Making Choices

Making Choices.

Gone are the days where children were seen and not heard. In today’s world, it is very popular – expected in fact – to give children choices. One theory is that if a child is given a choice, say between the green and the red t-shirt, then he’d most likely follow through and not have a tantrum over having to get dressed.

The second theory is that children who are given the opportunity to make choices will naturally make intelligent choices later in life – practice makes perfect after all doesn’t it?

These theories are both true, and children do need to be given the opportunity to make choices. However, it is important that a child is not expected to make a choice that is beyond their ability to understand the consequences of that choice.


The difference between responsible and irresponsible choices

Preschool children should be allowed to make choices in their daily lives, however, these choices should only be ones that your child is capable of making. You should not give your child a choice that you will not accept, or one that will put them in harm’s way.

For example, it’s great to give a preschooler the choice between the red and blue t-shirt, but not whether they want to bath or not. Your preschooler cannot know that not bathing will potentially result in a health hazard a few days later. At this age, your child thinks on a very concrete level and abstract ideas are not within their grasp.

Using a rather extreme example is toddler-proofing your home, including putting safety plugs in sockets. You simply do not want to give your child the ability to choose whether they’d like to put their finger in the plug or not – this would be very unsafe and completely irresponsible.


Giving your preschooler safe and healthy choices

It would be inappropriate to allow a preschooler to eat chocolate for breakfast because that was their choice. Of course, the wonderful sweet taste is an instantly enjoyable experience and your toddler would likely choose it over and over again. But it’s simply unhealthy in the long term.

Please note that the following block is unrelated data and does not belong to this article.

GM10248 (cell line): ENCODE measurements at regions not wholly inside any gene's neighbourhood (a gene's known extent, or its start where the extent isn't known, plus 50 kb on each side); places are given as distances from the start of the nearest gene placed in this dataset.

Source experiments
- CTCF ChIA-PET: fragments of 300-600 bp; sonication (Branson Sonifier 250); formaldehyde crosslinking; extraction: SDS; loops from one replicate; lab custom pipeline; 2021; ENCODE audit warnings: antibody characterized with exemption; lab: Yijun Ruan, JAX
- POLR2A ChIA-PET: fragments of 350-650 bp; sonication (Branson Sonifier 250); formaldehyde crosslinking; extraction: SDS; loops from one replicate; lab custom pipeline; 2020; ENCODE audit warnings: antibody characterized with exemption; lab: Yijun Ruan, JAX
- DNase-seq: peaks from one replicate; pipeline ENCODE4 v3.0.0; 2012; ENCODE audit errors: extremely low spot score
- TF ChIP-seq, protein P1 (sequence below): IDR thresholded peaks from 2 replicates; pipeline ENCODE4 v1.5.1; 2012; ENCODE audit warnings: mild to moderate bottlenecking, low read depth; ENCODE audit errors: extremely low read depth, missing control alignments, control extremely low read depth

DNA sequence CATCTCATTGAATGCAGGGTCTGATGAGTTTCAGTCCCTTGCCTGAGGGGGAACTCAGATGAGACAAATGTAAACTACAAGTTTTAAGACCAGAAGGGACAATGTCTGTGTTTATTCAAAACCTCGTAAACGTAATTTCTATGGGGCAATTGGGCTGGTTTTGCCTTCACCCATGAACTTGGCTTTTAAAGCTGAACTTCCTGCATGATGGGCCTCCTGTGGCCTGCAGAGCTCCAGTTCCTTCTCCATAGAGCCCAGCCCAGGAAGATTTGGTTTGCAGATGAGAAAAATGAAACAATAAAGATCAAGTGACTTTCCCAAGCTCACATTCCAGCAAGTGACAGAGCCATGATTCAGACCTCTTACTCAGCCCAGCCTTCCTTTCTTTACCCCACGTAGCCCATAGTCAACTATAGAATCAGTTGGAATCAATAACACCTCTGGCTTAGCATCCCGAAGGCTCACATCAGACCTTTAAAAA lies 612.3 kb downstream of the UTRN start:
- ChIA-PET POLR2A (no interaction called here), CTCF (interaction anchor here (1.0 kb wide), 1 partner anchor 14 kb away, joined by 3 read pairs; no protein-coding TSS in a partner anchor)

This doesn’t mean you cannot give your toddler a choice of different breakfasts, it just means that you have limited their choices to healthy options, for example, “Would you like French toast or cereal for breakfast?” In this way, your toddler’s choice will be guaranteed to be healthy and something that you’re comfortable with.

Another example of giving your toddler a healthy choice is when they are outgrowing their daytime nap at around the age of four. Your toddler is tired and cranky and you know they need to nap, but if you had to ask them if they’d like to have a nap, their answer would most surely be a loud ‘no!’

So, instead of asking them if they’d like to nap, try another strategy – give your child the option of taking a nap or reading a book during some quiet time. Guaranteed your child will choose the book and will most likely be asleep in no time anyway. If not, at least your child has benefited from some calming quiet time.


Keep choices limited

Toddlers can and should make choices, but these should be limited to two or three different options. Any more options are simply confusing. It is your job as a parent to narrow down the choices for your child and as time progresses and your child matures, they will be able to make healthy decisions.

You will ensure that your toddler is exposed only to the choices that they can responsibly be expected to make. You will be giving your child the ability to exercise their ability to choose and directly affect their environment, fostering valuable self-esteem.


The Practica Team
parents who know better… do better.

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